Behaviorist traditions had an enormous amount of trouble finding a sensible way to talk about language. Families of universal grammar theories were a hugely influential response to such traditions. As the name suggests, universal grammar theories tend to emphasize the study of commonalities in language structure across culture, the neurobiological or genetic or evolutionary mechanisms that might explain these commonalities, and the developmental stages of these commonalities' expression. These interests are frequently at the expense of exploring the role of learning and experience in language.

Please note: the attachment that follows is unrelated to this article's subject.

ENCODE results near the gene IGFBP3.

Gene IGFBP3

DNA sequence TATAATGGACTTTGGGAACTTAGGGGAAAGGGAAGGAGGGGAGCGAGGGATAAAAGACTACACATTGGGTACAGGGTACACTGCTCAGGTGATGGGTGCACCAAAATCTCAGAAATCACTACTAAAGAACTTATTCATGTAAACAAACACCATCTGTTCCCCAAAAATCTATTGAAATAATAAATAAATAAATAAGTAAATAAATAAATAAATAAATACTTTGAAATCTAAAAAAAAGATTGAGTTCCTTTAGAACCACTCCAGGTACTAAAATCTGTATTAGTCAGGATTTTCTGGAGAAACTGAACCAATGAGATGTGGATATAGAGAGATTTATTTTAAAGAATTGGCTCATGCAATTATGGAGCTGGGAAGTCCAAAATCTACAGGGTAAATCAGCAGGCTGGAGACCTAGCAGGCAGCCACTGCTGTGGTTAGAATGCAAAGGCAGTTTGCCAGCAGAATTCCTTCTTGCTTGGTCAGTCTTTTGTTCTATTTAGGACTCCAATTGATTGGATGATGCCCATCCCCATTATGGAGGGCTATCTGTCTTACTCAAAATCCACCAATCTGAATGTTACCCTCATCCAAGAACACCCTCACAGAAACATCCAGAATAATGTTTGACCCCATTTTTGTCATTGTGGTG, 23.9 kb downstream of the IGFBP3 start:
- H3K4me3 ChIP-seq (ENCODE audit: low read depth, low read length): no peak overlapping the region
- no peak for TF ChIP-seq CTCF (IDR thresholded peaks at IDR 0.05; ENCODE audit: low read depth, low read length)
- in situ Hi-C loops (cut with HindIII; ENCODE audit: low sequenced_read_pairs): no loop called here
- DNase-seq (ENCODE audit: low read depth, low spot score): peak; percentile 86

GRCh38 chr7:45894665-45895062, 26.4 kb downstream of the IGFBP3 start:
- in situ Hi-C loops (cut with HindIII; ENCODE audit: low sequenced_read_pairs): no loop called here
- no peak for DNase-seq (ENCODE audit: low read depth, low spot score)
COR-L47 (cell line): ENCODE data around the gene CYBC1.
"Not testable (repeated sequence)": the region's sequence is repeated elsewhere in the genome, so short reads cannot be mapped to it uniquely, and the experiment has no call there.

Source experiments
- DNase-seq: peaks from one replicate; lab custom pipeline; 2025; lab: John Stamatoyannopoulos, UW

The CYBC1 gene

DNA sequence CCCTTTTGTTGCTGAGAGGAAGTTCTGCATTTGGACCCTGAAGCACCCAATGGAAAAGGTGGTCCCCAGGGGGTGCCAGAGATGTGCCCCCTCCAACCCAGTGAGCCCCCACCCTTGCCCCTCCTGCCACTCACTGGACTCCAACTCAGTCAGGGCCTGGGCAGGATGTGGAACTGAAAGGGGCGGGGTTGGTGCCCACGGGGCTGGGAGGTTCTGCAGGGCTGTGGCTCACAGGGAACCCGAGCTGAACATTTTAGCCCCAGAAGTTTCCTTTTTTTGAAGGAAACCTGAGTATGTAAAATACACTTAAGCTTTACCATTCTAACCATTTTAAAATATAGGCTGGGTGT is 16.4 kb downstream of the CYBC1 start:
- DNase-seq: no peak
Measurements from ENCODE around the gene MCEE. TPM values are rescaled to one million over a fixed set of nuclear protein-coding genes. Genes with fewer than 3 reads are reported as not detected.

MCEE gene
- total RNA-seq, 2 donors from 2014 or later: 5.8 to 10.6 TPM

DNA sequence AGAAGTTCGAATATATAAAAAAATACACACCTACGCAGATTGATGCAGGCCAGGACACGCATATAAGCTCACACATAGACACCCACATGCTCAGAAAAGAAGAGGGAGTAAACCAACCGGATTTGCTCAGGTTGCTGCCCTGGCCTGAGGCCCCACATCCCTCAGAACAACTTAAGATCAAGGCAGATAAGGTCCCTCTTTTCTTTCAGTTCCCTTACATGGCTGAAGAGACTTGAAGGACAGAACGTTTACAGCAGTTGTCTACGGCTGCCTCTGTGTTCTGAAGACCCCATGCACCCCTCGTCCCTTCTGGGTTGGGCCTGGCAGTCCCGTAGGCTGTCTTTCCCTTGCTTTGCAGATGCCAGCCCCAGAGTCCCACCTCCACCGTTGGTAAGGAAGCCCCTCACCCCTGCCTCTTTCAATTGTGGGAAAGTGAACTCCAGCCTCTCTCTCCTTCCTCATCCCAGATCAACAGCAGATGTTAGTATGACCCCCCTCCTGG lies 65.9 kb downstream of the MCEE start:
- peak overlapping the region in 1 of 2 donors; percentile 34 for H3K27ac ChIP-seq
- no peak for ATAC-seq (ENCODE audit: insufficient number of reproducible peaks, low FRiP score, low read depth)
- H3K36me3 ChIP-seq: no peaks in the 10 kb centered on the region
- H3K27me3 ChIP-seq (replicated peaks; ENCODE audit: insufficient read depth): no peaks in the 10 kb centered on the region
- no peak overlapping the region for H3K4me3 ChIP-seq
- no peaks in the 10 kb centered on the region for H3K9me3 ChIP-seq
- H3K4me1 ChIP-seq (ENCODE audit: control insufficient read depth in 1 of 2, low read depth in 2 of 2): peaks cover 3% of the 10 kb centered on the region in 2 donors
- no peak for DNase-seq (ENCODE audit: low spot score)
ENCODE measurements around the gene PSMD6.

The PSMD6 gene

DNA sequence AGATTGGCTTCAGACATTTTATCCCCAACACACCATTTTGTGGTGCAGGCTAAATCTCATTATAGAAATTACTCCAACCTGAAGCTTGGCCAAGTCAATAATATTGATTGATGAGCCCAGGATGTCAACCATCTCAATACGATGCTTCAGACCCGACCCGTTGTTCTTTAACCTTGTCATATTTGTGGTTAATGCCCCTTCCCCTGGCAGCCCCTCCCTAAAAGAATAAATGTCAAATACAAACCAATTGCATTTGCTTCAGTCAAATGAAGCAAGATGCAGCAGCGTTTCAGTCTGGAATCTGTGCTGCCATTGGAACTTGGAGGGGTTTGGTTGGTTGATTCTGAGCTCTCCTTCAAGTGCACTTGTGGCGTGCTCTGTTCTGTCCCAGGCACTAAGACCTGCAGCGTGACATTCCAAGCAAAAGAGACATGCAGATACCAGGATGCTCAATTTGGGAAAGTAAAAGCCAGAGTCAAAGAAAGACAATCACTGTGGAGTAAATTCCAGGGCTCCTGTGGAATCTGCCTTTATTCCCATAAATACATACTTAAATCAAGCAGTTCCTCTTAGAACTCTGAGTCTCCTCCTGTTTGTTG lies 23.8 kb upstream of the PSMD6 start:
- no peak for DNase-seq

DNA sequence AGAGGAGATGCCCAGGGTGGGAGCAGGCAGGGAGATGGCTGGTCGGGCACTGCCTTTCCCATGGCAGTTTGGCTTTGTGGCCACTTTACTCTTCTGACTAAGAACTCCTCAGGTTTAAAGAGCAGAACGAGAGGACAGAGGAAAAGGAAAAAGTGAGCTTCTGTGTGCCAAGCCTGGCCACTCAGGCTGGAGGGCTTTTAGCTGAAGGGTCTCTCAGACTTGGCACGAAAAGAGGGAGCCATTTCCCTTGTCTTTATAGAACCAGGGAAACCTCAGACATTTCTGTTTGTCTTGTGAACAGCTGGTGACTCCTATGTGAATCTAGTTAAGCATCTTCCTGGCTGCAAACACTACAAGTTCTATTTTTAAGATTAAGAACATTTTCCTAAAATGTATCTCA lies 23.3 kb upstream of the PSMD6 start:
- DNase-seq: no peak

Chomsky, N. (2011): Language and Other Cognitive Systems. What Is Special About Language?,Language Learning and Development, 7:4, 263-278.